5e Lesson Plan Model
Many of my science lessons are based upon and taught using the 5E lesson plan model: Engage, Explore, Explain, Elaborate, and Evaluate. This lesson plan model allows me to incorporate a variety of learning opportunities and strategies for students. With multiple learning experiences, students can gain new ideas, demonstrate thinking, draw conclusions, develop critical thinking skills, and interact with peers through discussions and hands-on activities. With each stage in this lesson model, I select strategies that will serve students best for the concepts and content being delivered to them. These strategies were selected for this lesson to facilitate peer discussions, participation in a group activity, reflective learning practices, and accountability for learning.
The Ecosystems and Interactions unit focuses on students recognizing the interrelationship between organisms and their ecosystems. It engages students in understanding that organisms have observable characteristics that are fully inherited and can be affected by the climate and/or environment. Students distinguish structures that define classes of animals and plants, and develop an understanding that all organisms go through predictable life cycles. They learn that organisms depend upon one another for growth and development and discover that plants use the sun's energy to produce food for themselves. They observe how the sun's energy is transferred within a food chain from producers to consumers to decomposers.
This lesson, Days 2-5 -What Do Plants Really Need lesson is spread over several days. During these days, students are making observations about each plant's growth relating to structures, height, and color. They record this data on their data table in their interactive notebook. This continues for almost a week or until enough data has been collected to draw a conclusion to determine what plants need to grow. Each day students analyse their observations and reflect in their interactive notebook on what they observed that day.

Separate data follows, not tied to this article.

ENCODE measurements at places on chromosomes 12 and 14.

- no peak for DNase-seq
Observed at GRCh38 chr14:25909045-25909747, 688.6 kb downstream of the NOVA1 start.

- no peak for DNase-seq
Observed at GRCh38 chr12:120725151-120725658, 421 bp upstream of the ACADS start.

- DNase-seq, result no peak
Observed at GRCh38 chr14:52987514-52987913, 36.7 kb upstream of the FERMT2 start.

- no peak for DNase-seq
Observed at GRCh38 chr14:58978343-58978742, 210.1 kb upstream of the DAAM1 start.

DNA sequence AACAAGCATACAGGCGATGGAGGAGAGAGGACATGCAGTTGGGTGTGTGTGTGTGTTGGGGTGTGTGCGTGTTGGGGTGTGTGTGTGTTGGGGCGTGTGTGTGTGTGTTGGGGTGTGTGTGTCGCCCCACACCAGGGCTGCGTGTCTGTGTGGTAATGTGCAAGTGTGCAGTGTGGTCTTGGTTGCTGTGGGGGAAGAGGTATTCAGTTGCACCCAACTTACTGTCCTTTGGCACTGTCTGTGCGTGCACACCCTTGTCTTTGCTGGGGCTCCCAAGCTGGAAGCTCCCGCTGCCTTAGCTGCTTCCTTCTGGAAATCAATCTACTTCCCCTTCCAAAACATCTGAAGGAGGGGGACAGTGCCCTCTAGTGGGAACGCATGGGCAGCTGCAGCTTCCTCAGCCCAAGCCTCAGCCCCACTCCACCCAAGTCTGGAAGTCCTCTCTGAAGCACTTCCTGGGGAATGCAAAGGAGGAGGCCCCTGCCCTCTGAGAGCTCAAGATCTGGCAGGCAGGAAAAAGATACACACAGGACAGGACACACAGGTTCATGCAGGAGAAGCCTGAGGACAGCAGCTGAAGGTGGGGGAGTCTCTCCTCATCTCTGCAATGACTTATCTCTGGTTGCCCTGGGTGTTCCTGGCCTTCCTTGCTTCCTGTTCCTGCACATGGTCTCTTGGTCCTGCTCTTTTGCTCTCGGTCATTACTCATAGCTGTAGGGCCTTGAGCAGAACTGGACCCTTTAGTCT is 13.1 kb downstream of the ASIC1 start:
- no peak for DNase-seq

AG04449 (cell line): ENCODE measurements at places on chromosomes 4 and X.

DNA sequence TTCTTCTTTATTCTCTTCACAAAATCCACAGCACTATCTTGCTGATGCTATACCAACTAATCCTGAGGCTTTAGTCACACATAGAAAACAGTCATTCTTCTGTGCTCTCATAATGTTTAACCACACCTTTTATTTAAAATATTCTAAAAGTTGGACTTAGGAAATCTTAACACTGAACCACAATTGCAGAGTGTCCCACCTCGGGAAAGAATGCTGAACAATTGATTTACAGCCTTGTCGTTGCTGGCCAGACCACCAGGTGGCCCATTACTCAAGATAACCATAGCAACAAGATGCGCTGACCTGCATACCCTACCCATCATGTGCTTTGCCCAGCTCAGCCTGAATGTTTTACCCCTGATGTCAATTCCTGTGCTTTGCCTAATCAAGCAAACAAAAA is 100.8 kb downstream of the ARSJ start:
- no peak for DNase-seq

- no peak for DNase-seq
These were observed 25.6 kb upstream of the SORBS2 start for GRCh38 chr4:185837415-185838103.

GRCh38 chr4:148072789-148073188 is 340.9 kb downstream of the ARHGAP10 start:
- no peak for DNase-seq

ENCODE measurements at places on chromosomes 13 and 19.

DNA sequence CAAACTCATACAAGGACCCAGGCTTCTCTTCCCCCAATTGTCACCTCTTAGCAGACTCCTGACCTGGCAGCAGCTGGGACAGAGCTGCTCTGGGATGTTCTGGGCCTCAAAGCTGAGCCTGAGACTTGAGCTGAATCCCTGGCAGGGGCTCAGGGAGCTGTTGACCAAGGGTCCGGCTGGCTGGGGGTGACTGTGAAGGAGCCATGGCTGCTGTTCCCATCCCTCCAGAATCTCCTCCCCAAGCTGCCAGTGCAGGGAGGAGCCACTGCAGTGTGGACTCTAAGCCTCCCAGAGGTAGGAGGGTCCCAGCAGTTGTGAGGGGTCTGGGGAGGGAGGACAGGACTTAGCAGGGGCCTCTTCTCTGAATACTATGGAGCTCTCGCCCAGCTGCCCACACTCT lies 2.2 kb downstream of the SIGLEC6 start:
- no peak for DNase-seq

Next Generation Science Standards
This lesson will address and support future lessons on the following NGSS Standard(s):
5-LS1-1. Support an argument that plants get the materials they need for growth chiefly from air and water.
5-LS2-1. Develop a model to describe the movement of matter among plants, animals, decomposers, and the environment
Students are engaged in the following scientific and engineering practices:
2.) Developing and Using Models- Students use the plants they are growing to determine what affects a plant's growth. Each model has one variable removed, either no light, no water, no soil, or no air. They compare these models to a model that receives all ingredients; this is their control variable.
3.) Planning and Carrying Out Investigations- Students continue their investigation on determining what plants need to grow. They record observations on each plant.
4.) Analyzing and Interpreting Data- Students evaluate the the observations they made about all the plant models they have set up. They use their observations as evidence when the write daily reflections about the plant's growth to make comparisons between all the plants and start developing a sense of what plants need to grow, develop, and survive.
The Days 2-5 What Do Plants Really Need lesson lesson will correlate to other interdisciplinary areas. These Crosscutting Concepts include:
2.) Cause and Effect- Students continue investigating the effects of plant's growth when one a material typically used in growth is removed.